In Germany, there are many more potential lung recipients than donated organs: lungs are harvested from only about one in five multiorgan donors, because the donors do not fulfill the minimum criteria for lung donation (Table 2c). Because of this relative lack of organs, about one in six German patients waiting for a lung transplant dies before receiving it (Eurotransplant 2012: 70 out of 459 patients, i.e., 15.3%). For this reason, at present a move is under way to extend the criteria for organ donation (e35–e38).
The conflicts over the practice of allocating abdominal organs, currently much discussed, raise the question of the status quo of organ allocation. Especially in regard to lung transplantation, it may be noted that, with the “multiple eye principle,” together with the complex data collection included in LAS generation and the obligatory transplantation conferences held at the large centers, the required transparency has already been in place for a long time.
Operative time for a SLuTx is 2 to 3 hours; for a DLuTx it is about 4 to 6 hours. A cardiopulmonary bypass is used in about 20% of LuTx, if right heart failure and an excessive rise in pulmonary blood pressure occur during tentative clamping of the pulmonary artery, or if limited gas exchange occurs during one-lung ventilation (20, 21, e39). In addition to being technically simpler, not employing extracorporeal circulation has the advantage of resulting in less reperfusion injury to the allograft in the postoperative period (21). In isolated LuTx, the airway anastomosis on the main bronchi is carried out either end-to-end or using the so-called telescope technique; in HLuTx it is performed en bloc in the region of the distal trachea (e40, e41). The bronchial arterial supply is transected proximally and nonselectively anastomosed in LuTx, with the result that bronchial mucosal ischemia often occurs in the anastomotic region (e42–e45). Retrograde revascularization occurs over the course of several weeks (e46, e47). Minimally invasive procedures (anterolateral thoracotomy without sternotomy) have cosmetic advantages compared to classical thoracosternotomy, and reduce postoperative pain and wound healing disorders. They also leave important structural elements of the thorax intact (e17). Once transferred to the intensive care unit, many patients can be extubated after as little as 24 hours.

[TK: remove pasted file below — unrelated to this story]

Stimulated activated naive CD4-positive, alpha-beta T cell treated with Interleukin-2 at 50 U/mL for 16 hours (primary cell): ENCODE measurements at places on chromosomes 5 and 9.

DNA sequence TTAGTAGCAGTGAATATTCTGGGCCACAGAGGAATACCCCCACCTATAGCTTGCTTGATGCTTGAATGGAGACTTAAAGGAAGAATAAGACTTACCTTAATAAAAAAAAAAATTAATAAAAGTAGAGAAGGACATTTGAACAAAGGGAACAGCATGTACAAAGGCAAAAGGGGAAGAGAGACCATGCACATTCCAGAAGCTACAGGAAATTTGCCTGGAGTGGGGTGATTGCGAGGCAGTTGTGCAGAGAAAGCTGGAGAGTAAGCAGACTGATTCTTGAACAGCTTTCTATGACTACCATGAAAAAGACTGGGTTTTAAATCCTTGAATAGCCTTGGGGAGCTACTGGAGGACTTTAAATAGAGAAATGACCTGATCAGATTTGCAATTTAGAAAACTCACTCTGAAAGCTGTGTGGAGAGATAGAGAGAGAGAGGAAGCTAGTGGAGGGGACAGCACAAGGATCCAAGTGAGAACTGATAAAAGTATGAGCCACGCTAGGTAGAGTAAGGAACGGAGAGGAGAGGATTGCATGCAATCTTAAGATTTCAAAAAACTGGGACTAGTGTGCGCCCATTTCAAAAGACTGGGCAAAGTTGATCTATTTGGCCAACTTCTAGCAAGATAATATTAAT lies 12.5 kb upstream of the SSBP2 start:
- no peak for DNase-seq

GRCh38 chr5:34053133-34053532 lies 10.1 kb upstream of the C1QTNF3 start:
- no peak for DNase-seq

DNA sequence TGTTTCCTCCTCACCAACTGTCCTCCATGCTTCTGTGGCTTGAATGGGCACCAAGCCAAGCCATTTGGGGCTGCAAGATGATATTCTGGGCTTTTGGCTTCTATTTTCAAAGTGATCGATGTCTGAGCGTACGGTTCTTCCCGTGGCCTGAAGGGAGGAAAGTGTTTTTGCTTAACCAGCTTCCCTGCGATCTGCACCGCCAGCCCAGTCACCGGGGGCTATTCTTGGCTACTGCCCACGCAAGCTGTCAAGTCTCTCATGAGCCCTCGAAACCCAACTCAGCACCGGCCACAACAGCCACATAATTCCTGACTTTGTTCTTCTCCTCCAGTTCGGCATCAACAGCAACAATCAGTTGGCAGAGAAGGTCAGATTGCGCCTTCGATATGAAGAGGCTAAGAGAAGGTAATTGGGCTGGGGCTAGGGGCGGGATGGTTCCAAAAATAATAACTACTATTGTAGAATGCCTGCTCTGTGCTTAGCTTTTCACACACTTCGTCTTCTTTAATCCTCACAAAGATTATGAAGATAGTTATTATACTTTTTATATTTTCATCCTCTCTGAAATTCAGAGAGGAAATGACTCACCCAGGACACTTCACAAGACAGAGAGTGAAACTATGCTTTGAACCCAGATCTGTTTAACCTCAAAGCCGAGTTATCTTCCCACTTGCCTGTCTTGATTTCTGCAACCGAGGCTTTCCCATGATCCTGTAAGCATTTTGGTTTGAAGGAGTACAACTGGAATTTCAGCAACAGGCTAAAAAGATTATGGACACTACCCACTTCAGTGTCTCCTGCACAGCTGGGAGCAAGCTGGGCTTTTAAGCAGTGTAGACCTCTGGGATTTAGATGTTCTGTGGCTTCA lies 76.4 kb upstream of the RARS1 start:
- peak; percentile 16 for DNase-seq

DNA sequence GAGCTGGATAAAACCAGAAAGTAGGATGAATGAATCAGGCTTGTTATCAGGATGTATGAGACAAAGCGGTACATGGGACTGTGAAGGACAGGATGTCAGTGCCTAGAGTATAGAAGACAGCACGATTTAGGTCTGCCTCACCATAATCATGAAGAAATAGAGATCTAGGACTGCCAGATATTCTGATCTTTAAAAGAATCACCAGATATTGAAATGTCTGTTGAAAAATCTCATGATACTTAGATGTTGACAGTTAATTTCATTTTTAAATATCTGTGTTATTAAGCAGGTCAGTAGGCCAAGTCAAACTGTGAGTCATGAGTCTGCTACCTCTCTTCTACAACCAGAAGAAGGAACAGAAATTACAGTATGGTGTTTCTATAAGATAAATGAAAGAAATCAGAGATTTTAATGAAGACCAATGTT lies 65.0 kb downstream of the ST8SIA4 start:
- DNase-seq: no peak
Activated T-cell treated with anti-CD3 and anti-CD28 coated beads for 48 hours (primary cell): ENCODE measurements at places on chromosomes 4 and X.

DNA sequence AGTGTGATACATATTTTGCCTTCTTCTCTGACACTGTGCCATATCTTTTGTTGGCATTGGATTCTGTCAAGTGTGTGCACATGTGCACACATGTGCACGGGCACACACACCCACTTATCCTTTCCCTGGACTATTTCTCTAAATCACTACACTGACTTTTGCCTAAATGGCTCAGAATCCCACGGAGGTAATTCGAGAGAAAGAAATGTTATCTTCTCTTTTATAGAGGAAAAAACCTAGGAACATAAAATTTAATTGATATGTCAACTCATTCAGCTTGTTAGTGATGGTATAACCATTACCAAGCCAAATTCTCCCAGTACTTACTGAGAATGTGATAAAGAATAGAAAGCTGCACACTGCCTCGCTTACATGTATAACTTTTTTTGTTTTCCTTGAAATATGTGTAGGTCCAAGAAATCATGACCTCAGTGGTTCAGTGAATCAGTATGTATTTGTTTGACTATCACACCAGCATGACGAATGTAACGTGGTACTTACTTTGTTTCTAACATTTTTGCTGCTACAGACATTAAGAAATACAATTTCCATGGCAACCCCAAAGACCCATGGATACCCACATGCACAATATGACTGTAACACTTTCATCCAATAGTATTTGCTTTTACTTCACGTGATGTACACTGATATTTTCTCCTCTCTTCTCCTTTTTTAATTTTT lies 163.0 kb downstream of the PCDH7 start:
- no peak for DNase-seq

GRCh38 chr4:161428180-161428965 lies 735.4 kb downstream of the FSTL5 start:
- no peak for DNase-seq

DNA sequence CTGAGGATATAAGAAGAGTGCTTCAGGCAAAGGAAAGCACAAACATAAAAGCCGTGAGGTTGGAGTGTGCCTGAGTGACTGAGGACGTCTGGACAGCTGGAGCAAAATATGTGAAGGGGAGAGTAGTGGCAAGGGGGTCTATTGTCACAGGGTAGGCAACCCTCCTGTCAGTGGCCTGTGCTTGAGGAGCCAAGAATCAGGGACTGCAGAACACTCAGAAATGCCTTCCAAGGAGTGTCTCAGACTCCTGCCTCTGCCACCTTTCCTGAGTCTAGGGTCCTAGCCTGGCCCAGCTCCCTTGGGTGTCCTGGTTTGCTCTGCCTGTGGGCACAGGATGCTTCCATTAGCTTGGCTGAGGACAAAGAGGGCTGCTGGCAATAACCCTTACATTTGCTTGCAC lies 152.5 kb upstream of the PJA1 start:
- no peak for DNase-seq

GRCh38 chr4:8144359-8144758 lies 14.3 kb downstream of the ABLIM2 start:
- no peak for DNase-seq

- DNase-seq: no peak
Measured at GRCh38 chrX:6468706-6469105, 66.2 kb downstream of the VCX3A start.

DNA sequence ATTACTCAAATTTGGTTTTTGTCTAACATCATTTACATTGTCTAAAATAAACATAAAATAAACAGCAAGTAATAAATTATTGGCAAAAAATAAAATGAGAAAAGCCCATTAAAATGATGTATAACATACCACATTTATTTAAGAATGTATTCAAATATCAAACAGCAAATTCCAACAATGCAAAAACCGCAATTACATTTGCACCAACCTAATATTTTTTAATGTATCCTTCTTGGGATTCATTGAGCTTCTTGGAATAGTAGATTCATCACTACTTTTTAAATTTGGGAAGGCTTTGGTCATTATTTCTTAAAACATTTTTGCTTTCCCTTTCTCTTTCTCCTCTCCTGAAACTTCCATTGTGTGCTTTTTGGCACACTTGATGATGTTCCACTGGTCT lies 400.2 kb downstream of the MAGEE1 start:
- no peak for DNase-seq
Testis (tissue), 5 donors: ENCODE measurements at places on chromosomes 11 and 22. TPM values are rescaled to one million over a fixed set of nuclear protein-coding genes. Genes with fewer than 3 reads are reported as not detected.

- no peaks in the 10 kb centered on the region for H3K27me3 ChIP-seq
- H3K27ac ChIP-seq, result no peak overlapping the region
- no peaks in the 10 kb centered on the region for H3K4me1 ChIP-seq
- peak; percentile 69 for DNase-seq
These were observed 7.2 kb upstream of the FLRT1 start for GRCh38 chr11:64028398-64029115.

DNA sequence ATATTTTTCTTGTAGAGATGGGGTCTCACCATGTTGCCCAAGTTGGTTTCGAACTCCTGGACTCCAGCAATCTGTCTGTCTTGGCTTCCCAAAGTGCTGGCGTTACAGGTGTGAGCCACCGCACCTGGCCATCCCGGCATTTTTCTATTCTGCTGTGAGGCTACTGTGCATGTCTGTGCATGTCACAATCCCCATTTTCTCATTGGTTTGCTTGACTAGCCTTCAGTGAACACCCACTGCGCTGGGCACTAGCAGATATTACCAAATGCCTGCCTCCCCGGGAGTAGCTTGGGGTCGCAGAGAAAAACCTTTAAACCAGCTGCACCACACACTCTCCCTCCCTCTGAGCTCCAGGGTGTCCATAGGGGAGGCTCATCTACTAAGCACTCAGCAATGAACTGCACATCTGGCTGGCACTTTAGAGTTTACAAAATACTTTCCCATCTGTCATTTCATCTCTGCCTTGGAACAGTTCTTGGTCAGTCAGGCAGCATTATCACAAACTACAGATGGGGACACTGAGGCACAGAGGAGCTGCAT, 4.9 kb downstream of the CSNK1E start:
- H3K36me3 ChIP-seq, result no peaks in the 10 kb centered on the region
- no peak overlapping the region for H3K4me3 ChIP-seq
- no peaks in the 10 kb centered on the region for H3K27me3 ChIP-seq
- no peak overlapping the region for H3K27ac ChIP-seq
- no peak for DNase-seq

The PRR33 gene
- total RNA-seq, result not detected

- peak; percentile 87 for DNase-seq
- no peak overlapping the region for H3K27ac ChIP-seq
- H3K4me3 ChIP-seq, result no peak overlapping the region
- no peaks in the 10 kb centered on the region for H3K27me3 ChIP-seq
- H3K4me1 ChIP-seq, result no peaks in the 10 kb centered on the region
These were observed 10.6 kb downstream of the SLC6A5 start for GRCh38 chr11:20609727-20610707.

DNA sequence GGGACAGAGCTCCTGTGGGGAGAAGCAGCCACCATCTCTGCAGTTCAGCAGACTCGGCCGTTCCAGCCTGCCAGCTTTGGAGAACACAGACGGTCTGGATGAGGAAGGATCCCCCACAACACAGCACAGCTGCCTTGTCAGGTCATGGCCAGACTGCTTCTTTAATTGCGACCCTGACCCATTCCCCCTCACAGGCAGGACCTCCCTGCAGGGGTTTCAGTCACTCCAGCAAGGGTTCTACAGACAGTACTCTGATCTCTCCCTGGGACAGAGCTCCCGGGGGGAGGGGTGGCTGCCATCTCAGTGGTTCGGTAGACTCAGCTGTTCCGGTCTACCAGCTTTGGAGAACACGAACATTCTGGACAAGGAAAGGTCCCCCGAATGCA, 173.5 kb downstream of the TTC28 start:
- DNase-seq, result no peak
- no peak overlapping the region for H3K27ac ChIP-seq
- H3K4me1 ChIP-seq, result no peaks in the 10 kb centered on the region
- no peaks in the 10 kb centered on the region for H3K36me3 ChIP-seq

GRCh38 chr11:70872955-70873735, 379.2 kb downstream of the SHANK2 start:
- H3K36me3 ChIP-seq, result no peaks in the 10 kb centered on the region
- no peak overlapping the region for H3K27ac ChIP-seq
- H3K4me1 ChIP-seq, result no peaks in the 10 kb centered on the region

Postoperative immune suppression and aftercare
Since the lung has its own immunological competence, transports the entire cardiac output, and thus possesses a large immune-active interaction area, particularly intensive immune suppression is needed after lung transplantation (e48). Normally, immune suppression is achieved with the triple combination of a calcineurin inhibitor (CNI) (ciclosporin A, tacrolimus), a cell cycle inhibitor (azathioprine, mycophenolate mofetil), and prednisolone (22, 23, e49–e51). In recent years, the introduction of the mammalian target of rapamycin (mTOR) inhibitors (sirolimus and everolimus) and of the anti-CD25 antibody (daclizumab, basiliximab—induction therapy only) has widened the range of combinations (24, 25, e52–e54). As to the incidence of chronic transplant rejection, randomized controlled studies have failed to indicate clear superiority of any of the above-named drug groups (26). Triple immune suppression is continued for the rest of life, unless severe adverse effects occur (23).
Infection prophylaxis is with valganciclovir in the case of cytomegalovirus (CMV) (or, where donor and recipient are CMV-negative, with aciclovir) (27, e55–e60), and with lifelong administration of cotrimoxazole in the case of Pneumocystis jrovecii pneumonia (28).
Follow-up care after lung transplantation includes monitoring of transplant function, assessment for known complications of transplantation by lung function tests, as well as clinical, radiological, chemical, and microbiological investigations (18, 29, e61–e65). For early identification of problems on the tightrope walk between chronic organ rejection (bronchiolitis obliterans syndrome [BOS], incidence 38.9% within 5 years) and infection, organ recipients carry out an outpatient lung function measurement at home every day of their lives (30, e66). Usually, lung function increases at first and reaches a relatively stable plateau after 3 to 6 months. If function deteriorates (drop in functional 1-second capacity, [FEV1] by ≥10% of the baseline value), or newly developed cough, mucus, fever, or breathlessness occur, the transplantation center should be contacted immediately for further diagnostic investigation, which may be invasive (e8, e67). In addition to infection and rejection, recurrences of the underlying disease (e.g., sarcoidosis, pulmonary histiocytosis X, or lymphangioleiomyomatosis) may occur in the allograft after LuTx (30, e61, e68, e69), and these must be included in the differential diagnosis.